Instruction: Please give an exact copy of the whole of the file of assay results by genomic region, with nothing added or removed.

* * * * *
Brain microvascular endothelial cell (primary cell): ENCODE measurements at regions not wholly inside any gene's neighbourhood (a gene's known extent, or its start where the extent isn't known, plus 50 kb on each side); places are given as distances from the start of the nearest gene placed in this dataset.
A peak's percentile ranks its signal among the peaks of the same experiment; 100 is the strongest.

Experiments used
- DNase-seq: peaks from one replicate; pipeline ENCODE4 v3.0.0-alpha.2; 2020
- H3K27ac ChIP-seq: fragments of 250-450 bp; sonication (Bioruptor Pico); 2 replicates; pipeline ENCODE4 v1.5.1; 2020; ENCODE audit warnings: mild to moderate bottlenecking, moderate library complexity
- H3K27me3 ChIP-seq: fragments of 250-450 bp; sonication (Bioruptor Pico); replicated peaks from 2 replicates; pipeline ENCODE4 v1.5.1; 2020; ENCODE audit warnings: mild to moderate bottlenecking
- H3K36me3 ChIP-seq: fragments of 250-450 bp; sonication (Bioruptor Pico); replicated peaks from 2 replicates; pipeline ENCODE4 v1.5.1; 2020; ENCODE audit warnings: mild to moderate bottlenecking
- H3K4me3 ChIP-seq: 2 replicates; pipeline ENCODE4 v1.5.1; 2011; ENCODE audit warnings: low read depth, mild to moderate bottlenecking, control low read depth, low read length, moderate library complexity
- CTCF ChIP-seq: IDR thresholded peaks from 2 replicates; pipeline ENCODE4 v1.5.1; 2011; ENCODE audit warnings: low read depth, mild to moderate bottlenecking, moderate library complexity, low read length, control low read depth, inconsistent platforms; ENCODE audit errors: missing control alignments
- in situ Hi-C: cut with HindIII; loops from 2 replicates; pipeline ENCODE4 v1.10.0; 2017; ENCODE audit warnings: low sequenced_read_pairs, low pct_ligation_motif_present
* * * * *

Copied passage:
Brain microvascular endothelial cell (primary cell): ENCODE measurements at regions not wholly inside any gene's neighbourhood (a gene's known extent, or its start where the extent isn't known, plus 50 kb on each side); places are given as distances from the start of the nearest gene placed in this dataset.
A peak's percentile ranks its signal among the peaks of the same experiment; 100 is the strongest.

Experiments used
- DNase-seq: peaks from one replicate; pipeline ENCODE4 v3.0.0-alpha.2; 2020
- H3K27ac ChIP-seq: fragments of 250-450 bp; sonication (Bioruptor Pico); 2 replicates; pipeline ENCODE4 v1.5.1; 2020; ENCODE audit warnings: mild to moderate bottlenecking, moderate library complexity
- H3K27me3 ChIP-seq: fragments of 250-450 bp; sonication (Bioruptor Pico); replicated peaks from 2 replicates; pipeline ENCODE4 v1.5.1; 2020; ENCODE audit warnings: mild to moderate bottlenecking
- H3K36me3 ChIP-seq: fragments of 250-450 bp; sonication (Bioruptor Pico); replicated peaks from 2 replicates; pipeline ENCODE4 v1.5.1; 2020; ENCODE audit warnings: mild to moderate bottlenecking
- H3K4me3 ChIP-seq: 2 replicates; pipeline ENCODE4 v1.5.1; 2011; ENCODE audit warnings: low read depth, mild to moderate bottlenecking, control low read depth, low read length, moderate library complexity
- CTCF ChIP-seq: IDR thresholded peaks from 2 replicates; pipeline ENCODE4 v1.5.1; 2011; ENCODE audit warnings: low read depth, mild to moderate bottlenecking, moderate library complexity, low read length, control low read depth, inconsistent platforms; ENCODE audit errors: missing control alignments
- in situ Hi-C: cut with HindIII; loops from 2 replicates; pipeline ENCODE4 v1.10.0; 2017; ENCODE audit warnings: low sequenced_read_pairs, low pct_ligation_motif_present